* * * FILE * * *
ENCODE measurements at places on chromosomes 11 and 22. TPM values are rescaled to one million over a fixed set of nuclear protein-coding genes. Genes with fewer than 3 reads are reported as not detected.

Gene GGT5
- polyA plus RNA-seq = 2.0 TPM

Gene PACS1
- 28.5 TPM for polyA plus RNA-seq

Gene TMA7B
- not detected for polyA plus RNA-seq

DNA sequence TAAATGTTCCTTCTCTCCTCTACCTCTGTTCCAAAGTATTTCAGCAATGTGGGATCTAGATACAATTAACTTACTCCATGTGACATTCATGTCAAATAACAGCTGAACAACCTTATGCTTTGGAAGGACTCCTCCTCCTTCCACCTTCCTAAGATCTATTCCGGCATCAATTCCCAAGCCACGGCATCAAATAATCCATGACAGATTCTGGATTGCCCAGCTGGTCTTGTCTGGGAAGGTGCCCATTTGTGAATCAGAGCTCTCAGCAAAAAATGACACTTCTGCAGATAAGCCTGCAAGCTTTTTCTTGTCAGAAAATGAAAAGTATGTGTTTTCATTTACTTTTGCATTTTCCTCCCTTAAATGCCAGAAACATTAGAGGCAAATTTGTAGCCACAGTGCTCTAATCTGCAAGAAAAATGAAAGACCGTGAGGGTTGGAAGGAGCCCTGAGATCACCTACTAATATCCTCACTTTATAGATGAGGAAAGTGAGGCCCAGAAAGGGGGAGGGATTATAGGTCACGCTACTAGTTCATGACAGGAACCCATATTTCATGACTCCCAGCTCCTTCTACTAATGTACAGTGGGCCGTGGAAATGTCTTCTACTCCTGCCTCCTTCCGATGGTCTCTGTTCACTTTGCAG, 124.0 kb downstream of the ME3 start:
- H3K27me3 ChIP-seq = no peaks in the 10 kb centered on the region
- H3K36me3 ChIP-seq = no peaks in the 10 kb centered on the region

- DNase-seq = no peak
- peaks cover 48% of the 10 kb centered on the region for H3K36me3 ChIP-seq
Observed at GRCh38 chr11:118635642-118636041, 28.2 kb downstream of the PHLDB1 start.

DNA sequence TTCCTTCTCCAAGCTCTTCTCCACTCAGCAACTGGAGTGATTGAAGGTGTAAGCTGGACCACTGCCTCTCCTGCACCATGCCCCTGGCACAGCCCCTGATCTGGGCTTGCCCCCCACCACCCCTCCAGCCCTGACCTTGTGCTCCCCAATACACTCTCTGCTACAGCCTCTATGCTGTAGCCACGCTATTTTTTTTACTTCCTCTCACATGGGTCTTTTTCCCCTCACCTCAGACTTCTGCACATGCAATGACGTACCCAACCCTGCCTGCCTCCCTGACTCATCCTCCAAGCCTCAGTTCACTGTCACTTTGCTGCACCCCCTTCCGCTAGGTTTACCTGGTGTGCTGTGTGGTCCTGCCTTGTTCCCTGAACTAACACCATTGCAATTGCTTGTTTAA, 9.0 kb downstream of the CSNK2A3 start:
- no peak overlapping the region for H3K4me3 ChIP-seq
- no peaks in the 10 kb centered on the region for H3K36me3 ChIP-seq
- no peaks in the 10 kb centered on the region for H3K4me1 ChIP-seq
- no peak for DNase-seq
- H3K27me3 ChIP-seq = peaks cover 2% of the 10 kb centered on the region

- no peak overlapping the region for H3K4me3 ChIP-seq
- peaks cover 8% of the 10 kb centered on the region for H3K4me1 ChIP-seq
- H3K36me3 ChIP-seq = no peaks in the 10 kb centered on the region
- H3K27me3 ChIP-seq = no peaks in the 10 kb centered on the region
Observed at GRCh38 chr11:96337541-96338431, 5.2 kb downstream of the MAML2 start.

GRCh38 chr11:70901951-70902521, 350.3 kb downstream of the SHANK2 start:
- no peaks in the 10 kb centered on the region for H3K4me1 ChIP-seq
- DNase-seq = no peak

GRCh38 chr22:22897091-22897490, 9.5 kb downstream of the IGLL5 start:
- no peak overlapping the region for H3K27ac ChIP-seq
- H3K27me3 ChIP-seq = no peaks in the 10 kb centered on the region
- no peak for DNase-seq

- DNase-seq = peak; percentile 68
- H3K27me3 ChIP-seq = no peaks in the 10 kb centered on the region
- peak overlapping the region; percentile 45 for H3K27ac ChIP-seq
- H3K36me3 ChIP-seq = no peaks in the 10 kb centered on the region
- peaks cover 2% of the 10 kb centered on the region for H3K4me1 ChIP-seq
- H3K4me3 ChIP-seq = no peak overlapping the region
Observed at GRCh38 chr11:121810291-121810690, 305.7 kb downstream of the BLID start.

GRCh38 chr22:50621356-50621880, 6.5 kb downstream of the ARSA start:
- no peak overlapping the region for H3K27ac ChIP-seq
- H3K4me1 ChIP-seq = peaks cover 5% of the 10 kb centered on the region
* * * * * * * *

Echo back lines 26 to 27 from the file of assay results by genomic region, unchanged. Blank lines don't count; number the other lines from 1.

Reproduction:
- no peaks in the 10 kb centered on the region for H3K4me1 ChIP-seq
- DNase-seq = no peak